Chapter 1

Business Analytics: A Definition

Before we define the guidelines that establish best practice, it’s important to spend a bit of time defining business analytics and why it’s different from pure analytics or advanced analytics.1


The cornerstone of business analytics is pure analytics. Although it is a very broad definition, analytics can be considered any data-driven process that provides insight. It may report on historical information or it may provide predictions about future events; the end goal of analytics is to add value through insight and turn data into information.

Common examples of analytics include:

  • Reporting: The summarization of historical data
  • Trending: The identification of underlying patterns in time-series data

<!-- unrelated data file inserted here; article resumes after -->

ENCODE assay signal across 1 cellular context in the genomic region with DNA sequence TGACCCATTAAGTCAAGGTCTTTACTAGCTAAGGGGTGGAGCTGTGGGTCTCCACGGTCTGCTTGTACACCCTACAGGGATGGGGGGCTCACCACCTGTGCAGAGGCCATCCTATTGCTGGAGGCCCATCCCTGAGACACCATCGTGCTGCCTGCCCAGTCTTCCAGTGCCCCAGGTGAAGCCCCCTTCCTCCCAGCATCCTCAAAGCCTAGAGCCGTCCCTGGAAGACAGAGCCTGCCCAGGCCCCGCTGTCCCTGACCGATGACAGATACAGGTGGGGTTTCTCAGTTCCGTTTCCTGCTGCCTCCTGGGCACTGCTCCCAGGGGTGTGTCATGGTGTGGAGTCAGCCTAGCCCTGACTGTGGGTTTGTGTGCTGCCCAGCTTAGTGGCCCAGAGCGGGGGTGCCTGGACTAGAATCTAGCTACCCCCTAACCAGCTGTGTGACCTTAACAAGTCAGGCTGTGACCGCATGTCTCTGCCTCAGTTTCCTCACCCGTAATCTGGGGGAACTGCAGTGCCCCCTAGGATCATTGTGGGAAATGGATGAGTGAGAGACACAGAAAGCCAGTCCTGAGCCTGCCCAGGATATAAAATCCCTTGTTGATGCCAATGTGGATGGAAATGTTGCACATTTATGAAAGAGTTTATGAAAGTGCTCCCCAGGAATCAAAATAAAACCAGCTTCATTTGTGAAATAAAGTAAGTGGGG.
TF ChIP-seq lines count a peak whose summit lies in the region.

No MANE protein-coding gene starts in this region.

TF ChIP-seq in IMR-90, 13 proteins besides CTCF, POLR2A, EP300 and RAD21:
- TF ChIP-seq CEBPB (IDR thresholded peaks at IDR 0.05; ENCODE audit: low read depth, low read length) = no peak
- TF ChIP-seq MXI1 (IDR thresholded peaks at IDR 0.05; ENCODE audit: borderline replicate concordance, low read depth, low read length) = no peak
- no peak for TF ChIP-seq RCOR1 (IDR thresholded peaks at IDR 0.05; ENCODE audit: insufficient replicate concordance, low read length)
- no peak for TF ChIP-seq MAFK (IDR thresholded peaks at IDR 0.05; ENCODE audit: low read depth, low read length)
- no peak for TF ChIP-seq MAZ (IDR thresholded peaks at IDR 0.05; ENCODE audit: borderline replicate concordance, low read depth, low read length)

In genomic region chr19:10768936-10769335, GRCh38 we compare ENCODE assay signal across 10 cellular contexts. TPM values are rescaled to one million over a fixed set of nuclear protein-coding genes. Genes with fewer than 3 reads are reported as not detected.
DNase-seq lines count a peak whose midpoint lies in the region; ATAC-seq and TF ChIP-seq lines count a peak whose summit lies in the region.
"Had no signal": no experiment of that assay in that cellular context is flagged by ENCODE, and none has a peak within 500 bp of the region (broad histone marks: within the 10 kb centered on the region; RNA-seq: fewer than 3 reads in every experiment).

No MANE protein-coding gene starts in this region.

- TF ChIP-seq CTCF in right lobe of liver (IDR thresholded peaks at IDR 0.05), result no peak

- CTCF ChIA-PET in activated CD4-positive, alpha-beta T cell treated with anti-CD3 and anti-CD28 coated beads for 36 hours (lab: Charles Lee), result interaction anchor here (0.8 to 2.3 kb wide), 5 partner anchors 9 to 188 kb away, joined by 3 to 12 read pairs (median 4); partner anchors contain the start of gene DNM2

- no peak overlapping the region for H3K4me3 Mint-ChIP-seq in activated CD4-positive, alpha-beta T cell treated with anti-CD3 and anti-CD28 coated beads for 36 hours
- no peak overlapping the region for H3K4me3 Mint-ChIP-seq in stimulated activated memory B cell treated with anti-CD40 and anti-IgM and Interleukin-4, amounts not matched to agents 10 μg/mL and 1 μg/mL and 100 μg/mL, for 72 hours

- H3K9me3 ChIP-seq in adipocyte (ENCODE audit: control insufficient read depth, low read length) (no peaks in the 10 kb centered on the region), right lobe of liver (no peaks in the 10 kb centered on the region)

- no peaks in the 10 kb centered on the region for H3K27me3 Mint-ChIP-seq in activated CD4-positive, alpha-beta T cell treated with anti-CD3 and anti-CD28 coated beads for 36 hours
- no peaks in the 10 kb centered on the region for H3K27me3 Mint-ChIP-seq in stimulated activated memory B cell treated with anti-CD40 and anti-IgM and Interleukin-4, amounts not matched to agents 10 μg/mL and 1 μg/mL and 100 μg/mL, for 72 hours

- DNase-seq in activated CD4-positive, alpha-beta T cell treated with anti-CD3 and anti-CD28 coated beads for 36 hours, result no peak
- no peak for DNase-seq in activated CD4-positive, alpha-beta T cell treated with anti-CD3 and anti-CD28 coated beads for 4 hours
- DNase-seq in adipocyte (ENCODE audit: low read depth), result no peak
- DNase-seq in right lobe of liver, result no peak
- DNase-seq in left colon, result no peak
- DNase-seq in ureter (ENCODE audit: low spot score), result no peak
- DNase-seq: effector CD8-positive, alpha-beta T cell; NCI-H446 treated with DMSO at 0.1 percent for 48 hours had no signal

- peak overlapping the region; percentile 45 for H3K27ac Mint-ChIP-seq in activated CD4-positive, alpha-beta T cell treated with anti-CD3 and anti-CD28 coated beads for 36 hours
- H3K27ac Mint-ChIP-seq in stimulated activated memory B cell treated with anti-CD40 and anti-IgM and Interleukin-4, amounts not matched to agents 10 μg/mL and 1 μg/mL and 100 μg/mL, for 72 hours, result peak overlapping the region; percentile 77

• Segmentation: The identification of similarities within data
  • Predictive modeling: The prediction of future events using historical data

Each of these use cases has a number of common characteristics:

  • They are based on data (as opposed to opinion).
  • They apply various mathematical techniques to transform and summarize raw data.
  • They add value to the original data and transform it into knowledge.

Activities such as business intelligence, reporting, and performance management tend to focus on what happened—that is, they analyze and present historical information.

Advanced analytics, on the other hand, aims to understand why things are happening and predict what will happen. The distinguishing characteristic between ...

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